Wednesday 30 September 2015

Siemens Woolwich - a brief history

Siemens Brothers was one of the most important of our local industries. Although they closed as long ago as 1968 the Engineering Society attached to the works has continued to meet until very recently.  As mentioned in an earlier post we have just received a supplementary volume to their original report published in 2009.
This supplement is packed with interesting information about the Woolwich works - but before we go on here is a copy of their front page, a brief history of the Company so that we all know where we are.

A brief history of the Company

William Siemens first conducted business in London in 1843 and in 1847 became an Agent for Siemens & Halske. This company had been established in Germany that year by his elder brother Wemer and Johann Georg Halske, a highly skilled mechanical engineer. Siemens & Halske had established a telegraph factory in Berlin, but it became clear that London needed a permanent staff, warehouse and workshop and thus in 1858 the Siemens & Halske Company was founded in London, England. William, Wemer and Halske (who apart from being a partner, was also in charge ofthe workshop) paid in £1000 each.

In 1863 with continued expansion, Siemens & Halske of London bought a piece of land on the Thames in Woolwich and built on it a cable factory, a mechanical workshop and stores. In 1865 Halske withdrew his support from the Company; largely as a consequence of William and Halske's disagreements over the risks involved in the cable business. The two remaining partners, William and Werner Siemens, took over the assets of Siemens & Halske and re-registered the business as Siemens Brothers, London. Siemens Brothers became a Limited Company in 1880 and pioneered research, development, engineering and manufacture of Electrical Cables, Telegraph, Telephone, Signalling and Measuring Apparatus, Wireless Equipment, Lamps, Lights and Batteries.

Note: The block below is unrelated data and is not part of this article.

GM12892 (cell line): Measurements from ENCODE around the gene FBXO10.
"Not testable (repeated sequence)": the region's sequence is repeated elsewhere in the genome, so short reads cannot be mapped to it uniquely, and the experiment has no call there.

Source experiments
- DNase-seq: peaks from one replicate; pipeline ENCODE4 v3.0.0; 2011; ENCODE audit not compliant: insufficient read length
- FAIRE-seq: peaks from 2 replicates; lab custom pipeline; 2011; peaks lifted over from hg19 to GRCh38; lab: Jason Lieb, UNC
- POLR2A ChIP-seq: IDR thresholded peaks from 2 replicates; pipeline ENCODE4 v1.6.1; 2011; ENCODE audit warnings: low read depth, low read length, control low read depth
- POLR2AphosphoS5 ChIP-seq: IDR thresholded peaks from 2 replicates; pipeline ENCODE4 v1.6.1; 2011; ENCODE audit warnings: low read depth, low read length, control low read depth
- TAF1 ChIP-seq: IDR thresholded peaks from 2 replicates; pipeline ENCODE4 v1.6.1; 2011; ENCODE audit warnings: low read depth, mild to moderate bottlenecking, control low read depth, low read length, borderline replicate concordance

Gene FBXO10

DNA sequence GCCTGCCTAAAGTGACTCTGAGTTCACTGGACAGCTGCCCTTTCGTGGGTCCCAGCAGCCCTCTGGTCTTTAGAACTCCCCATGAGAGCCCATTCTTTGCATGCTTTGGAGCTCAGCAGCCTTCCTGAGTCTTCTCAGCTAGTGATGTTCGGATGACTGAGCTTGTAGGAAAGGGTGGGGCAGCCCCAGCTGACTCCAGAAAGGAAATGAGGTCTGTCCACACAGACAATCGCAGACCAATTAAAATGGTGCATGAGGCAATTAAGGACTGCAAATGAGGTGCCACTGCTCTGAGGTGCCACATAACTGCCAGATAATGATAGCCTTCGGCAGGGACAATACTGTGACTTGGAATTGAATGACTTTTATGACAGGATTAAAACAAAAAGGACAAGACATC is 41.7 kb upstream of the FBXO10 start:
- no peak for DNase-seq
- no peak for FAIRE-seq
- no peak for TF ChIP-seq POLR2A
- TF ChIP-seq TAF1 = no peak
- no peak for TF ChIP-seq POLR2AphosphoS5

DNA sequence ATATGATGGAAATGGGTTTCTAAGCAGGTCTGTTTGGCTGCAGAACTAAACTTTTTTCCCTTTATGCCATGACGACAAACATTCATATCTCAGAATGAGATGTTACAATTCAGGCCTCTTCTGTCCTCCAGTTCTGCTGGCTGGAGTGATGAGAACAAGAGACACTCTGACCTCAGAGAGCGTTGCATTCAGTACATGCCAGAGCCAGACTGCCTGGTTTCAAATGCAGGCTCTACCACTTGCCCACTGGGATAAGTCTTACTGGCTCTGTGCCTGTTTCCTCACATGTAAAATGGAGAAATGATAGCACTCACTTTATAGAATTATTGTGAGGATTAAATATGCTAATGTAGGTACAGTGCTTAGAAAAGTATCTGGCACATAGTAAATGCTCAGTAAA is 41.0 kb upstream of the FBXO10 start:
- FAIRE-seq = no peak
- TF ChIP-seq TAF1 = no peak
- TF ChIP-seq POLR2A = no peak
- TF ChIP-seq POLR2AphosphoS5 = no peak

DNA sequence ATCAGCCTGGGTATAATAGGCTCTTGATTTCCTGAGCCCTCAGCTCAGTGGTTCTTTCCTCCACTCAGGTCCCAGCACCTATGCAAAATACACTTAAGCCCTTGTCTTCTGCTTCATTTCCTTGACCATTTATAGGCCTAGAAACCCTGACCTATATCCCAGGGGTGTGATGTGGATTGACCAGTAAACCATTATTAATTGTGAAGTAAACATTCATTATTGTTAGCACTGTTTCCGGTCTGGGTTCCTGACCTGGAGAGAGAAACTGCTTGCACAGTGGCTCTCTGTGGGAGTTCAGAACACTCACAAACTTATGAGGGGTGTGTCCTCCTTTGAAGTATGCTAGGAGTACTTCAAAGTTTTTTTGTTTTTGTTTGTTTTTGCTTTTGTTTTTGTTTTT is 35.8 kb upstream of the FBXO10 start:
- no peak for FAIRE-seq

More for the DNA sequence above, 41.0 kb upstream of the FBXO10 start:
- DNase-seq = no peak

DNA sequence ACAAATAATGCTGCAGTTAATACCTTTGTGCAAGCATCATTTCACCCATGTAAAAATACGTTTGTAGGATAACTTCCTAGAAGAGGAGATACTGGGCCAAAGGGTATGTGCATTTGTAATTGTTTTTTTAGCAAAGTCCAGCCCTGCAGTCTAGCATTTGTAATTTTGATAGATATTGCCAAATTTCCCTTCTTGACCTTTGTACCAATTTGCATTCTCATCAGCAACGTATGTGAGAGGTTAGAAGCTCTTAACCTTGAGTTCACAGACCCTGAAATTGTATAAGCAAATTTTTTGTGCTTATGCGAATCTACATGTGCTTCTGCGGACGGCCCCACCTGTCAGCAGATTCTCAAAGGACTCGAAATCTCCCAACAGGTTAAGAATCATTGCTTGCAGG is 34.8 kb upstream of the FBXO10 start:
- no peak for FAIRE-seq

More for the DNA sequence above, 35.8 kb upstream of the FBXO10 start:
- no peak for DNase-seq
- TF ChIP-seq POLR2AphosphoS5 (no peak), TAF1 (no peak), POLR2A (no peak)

From its humble start at Woolwich, when employees averaged around 800 total, the Company grew to encompass over 20,000 employees world wide. Employees at Woolwich reached a peak in the WWII period of 9,500 total, but generally averaged around 8,000 in the post war years.          iJ

In 1958 the Company celebrated its Centenary and was honoured with a visit by HRH The Duke of Edinburgh. However the period 1958-1968 heralded many changes in the manufacturing industry. Siemens Brothers became Siemens Edison Swan, a part of the Associated Electrical Industries (AEI) Group, and was then renamed AEI Telecommunications. This period was coincident with the emergence of electronics and the Company again played a pioneering role in the design, development, manufacture and installation of the first electronic telephone exchanges. AEI was in turn taken over by GEC which led to the closure of the Woolwich Works in 1968. Ironically this closure was due mainly to serious over capacity in Britain's power generation manufacturing companies at a period when the ex-Siemens telecommunications business was flourishing.
Brian Middlemiss 

Thursday 10 September 2015


LAMAS NEWSLETTER - this comes regularly and lists local history events all round London.  They seem to have removed GIHS and we need to see what we can do to remind them. Its bad enough we can't get listed in national Industrial History publications,  on account of this being an electronic newsletter.